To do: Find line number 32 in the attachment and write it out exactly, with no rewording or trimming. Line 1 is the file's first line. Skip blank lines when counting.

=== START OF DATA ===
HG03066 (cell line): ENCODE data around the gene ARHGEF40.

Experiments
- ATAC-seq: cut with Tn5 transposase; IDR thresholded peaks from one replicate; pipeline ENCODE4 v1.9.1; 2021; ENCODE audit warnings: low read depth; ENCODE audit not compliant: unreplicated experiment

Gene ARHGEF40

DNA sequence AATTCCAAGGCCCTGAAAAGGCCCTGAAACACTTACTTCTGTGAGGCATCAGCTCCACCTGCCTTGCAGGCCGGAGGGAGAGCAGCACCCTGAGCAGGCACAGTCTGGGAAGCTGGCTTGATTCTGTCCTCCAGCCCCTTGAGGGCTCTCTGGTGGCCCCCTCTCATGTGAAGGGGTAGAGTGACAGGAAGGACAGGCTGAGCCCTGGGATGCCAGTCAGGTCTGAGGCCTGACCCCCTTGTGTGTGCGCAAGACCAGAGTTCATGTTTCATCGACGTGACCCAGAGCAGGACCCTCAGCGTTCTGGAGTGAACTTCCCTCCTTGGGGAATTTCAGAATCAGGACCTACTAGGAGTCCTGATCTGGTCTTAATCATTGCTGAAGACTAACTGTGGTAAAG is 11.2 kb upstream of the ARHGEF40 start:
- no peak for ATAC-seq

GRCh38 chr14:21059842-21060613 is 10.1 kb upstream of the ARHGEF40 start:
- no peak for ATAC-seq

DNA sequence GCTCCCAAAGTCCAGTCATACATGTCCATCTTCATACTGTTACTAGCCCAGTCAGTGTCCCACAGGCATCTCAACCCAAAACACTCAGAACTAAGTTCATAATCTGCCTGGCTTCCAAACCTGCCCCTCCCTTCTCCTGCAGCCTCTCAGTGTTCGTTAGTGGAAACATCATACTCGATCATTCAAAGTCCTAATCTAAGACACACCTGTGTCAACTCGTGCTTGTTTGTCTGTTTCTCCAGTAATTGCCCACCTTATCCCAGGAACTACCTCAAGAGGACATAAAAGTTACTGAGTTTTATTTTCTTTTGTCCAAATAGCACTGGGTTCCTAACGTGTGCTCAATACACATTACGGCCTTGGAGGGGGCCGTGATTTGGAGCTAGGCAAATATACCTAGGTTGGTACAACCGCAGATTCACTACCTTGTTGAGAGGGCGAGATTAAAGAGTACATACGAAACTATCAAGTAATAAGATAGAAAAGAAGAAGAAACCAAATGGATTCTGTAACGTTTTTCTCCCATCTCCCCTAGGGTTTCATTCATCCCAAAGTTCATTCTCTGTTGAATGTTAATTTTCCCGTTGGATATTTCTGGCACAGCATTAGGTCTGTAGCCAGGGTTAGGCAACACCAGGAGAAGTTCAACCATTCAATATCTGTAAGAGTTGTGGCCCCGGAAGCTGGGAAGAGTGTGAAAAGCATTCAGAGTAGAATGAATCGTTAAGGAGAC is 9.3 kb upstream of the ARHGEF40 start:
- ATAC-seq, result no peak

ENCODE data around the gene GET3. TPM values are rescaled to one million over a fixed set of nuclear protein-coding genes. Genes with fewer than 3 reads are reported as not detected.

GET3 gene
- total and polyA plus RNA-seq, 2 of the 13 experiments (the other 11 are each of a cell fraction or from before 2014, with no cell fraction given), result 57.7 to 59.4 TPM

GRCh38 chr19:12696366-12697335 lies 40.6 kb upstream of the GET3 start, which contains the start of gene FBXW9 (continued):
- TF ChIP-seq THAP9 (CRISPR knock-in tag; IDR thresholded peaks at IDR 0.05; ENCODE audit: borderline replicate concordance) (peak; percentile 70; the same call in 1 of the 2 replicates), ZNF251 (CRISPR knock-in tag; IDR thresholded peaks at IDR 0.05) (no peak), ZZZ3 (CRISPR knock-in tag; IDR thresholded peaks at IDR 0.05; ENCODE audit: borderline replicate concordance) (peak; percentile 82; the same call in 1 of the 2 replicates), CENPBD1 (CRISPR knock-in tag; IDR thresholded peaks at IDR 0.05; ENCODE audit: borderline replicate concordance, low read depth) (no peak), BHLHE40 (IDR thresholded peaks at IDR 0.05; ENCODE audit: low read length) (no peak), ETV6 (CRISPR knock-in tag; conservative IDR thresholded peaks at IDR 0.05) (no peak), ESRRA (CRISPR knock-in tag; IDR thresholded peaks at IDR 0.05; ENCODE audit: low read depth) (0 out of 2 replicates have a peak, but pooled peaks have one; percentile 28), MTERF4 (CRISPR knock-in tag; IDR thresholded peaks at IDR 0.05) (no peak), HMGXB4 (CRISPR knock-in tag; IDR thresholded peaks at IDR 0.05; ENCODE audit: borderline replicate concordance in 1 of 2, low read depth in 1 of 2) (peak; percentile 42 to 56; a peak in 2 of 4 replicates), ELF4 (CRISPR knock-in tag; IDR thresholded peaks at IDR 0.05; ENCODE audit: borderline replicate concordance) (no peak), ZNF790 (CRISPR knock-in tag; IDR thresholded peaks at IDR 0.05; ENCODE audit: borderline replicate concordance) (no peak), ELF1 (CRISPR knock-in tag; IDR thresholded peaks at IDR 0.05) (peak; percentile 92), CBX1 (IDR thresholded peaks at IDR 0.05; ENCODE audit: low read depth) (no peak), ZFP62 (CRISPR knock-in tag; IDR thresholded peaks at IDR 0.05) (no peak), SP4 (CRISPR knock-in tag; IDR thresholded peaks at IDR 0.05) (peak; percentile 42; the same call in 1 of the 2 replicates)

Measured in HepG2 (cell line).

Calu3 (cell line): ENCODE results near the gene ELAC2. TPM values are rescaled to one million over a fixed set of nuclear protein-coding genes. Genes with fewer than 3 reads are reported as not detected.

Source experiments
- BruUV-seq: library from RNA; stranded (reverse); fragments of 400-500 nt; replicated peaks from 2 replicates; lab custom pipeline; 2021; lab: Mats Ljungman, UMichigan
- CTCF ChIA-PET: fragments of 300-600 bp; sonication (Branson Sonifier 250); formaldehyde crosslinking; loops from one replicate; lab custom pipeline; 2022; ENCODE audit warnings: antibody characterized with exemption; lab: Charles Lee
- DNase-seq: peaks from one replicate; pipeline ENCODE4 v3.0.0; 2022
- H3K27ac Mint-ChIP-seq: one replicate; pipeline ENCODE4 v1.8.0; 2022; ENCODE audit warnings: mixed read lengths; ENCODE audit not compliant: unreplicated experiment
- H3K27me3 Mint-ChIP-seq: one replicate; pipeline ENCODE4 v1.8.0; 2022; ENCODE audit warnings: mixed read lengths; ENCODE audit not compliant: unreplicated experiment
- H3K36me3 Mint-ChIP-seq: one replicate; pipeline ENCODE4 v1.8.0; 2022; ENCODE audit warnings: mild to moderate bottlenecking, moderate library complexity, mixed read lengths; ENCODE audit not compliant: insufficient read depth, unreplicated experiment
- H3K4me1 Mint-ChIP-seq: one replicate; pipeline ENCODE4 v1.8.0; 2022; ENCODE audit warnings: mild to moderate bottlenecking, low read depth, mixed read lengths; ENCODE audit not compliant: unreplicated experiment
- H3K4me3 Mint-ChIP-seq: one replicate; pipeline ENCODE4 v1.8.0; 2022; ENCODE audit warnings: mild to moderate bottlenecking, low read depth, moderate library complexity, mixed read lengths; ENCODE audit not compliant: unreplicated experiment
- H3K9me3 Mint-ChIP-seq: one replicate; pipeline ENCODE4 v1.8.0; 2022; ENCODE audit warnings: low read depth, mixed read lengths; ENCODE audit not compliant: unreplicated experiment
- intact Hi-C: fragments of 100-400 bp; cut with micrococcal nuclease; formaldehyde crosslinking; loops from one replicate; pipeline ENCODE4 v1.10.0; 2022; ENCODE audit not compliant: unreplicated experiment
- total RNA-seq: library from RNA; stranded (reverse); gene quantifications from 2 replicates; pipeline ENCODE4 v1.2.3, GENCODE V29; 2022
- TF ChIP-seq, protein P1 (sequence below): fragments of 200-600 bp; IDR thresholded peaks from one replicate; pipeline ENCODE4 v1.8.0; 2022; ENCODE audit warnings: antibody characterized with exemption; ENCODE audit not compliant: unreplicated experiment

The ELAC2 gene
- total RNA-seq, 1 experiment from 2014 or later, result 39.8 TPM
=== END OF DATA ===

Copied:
- total RNA-seq, 1 experiment from 2014 or later, result 39.8 TPM